African-Americans living in segregated neighborhoods lack access to jobs and are more likely to live in poverty.
For 200 consecutive days from August 1967 to March 1968, local civil rights activists protested racial discrimination in housing in marches across the city. The March on Milwaukee contributed to the national fight for civil rights for African-Americans and to passage of the federal Fair Housing Act in 1968.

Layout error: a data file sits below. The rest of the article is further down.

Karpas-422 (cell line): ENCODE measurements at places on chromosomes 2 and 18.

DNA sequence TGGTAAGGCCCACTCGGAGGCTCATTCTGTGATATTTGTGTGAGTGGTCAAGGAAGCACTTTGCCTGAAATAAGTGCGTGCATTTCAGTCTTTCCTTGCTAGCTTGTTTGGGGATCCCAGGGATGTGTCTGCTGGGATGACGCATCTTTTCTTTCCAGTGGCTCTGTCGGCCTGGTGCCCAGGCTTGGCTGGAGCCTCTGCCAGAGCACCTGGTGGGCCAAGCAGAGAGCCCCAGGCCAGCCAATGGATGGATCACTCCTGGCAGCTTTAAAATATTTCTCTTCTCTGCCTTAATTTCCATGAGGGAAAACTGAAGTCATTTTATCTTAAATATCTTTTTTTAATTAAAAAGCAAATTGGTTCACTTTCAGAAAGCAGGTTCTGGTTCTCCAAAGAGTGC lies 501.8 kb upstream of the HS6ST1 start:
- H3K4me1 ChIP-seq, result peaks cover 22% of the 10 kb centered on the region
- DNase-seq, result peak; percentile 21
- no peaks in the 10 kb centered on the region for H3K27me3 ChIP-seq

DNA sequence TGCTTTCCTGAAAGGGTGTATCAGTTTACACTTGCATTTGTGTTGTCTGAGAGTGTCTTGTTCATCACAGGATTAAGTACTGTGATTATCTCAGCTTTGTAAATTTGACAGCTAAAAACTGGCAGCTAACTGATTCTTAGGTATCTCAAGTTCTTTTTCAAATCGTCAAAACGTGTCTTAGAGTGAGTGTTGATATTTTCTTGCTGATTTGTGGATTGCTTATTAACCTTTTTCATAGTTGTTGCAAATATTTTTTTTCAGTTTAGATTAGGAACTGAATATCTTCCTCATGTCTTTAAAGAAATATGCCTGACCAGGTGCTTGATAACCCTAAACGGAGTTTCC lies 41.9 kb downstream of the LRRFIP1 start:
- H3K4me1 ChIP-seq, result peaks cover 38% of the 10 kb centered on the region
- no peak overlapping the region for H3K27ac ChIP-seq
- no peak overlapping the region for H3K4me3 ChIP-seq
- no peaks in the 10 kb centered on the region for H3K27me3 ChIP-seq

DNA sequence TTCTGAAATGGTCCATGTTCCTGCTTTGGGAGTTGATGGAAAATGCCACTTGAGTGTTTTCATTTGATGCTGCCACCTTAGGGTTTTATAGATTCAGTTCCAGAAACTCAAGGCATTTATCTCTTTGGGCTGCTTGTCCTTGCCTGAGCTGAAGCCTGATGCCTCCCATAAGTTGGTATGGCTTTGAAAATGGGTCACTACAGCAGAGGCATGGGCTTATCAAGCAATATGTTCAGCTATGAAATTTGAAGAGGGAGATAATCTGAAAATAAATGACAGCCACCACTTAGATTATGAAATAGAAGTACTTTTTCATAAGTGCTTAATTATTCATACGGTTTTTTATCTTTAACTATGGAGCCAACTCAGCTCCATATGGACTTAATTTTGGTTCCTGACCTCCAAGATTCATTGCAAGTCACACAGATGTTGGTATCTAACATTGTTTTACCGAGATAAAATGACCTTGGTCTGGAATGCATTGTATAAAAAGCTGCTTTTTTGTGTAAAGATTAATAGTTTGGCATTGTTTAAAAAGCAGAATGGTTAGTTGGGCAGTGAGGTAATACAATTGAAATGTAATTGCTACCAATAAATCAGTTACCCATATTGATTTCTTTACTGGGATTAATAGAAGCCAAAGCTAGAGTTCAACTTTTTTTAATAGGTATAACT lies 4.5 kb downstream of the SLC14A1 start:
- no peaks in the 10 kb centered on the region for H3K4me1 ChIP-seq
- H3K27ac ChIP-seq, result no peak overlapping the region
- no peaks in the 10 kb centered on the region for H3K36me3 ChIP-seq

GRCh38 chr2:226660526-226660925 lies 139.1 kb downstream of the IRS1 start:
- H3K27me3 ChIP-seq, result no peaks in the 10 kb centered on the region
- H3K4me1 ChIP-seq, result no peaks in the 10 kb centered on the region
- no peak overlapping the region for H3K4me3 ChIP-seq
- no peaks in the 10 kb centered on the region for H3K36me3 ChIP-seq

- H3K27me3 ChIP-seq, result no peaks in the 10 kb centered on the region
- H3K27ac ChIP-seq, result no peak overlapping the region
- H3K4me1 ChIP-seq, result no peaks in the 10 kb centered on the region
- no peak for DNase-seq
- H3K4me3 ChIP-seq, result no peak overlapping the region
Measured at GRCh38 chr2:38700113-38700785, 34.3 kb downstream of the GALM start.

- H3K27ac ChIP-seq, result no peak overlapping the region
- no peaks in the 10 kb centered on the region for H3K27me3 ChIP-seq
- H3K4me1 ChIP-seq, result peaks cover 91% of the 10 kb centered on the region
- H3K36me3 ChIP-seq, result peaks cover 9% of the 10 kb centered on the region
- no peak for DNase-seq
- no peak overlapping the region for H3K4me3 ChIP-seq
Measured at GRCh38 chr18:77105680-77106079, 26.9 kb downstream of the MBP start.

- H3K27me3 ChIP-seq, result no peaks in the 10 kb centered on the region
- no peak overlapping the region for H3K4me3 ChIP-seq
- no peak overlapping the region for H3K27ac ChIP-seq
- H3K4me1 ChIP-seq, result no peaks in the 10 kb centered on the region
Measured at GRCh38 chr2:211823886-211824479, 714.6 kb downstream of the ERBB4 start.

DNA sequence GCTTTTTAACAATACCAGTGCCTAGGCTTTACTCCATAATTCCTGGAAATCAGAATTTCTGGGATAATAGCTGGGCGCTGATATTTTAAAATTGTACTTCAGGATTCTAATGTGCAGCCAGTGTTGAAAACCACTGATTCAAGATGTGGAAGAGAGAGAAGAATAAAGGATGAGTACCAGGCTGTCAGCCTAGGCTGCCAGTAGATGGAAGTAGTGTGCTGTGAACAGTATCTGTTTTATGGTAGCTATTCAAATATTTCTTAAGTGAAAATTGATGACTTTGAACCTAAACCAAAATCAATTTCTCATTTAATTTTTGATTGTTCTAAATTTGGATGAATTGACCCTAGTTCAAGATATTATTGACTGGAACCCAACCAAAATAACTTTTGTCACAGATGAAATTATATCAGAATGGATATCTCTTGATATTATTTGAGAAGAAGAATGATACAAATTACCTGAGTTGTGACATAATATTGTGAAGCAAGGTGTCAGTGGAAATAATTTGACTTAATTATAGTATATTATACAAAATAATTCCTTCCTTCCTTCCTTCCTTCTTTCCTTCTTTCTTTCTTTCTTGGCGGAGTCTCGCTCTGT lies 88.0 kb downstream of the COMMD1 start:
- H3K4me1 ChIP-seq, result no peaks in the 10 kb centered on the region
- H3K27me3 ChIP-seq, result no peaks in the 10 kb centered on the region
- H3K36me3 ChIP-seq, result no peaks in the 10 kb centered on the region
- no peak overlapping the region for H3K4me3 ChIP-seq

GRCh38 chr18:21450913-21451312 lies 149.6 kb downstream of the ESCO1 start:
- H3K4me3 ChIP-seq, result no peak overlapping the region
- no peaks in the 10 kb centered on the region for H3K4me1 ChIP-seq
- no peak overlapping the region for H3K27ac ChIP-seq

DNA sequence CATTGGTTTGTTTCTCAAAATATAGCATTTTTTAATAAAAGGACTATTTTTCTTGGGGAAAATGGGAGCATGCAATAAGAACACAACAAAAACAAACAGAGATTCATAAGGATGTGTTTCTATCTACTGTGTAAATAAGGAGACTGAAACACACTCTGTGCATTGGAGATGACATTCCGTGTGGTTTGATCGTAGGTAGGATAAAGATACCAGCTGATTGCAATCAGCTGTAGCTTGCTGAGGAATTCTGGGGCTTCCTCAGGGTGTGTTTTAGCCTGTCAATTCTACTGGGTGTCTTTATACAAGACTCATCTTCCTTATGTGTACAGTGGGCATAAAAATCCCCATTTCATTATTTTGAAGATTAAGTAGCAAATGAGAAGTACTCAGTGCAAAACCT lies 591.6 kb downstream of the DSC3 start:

Layton Boulevard West Neighbors’ Turnkey Home Renovation program recently put its first-ever new construction home on the market. Like previous homes in the program, it includes energy-saving features that will help keep it affordable for the new owner.
Despite several setbacks, financing has been completed on the $21 million Welford Sanders Historic Lofts, a renovated building that will house residents and nonprofits and serve as a memorial to the man who led development efforts in Harambee for decades.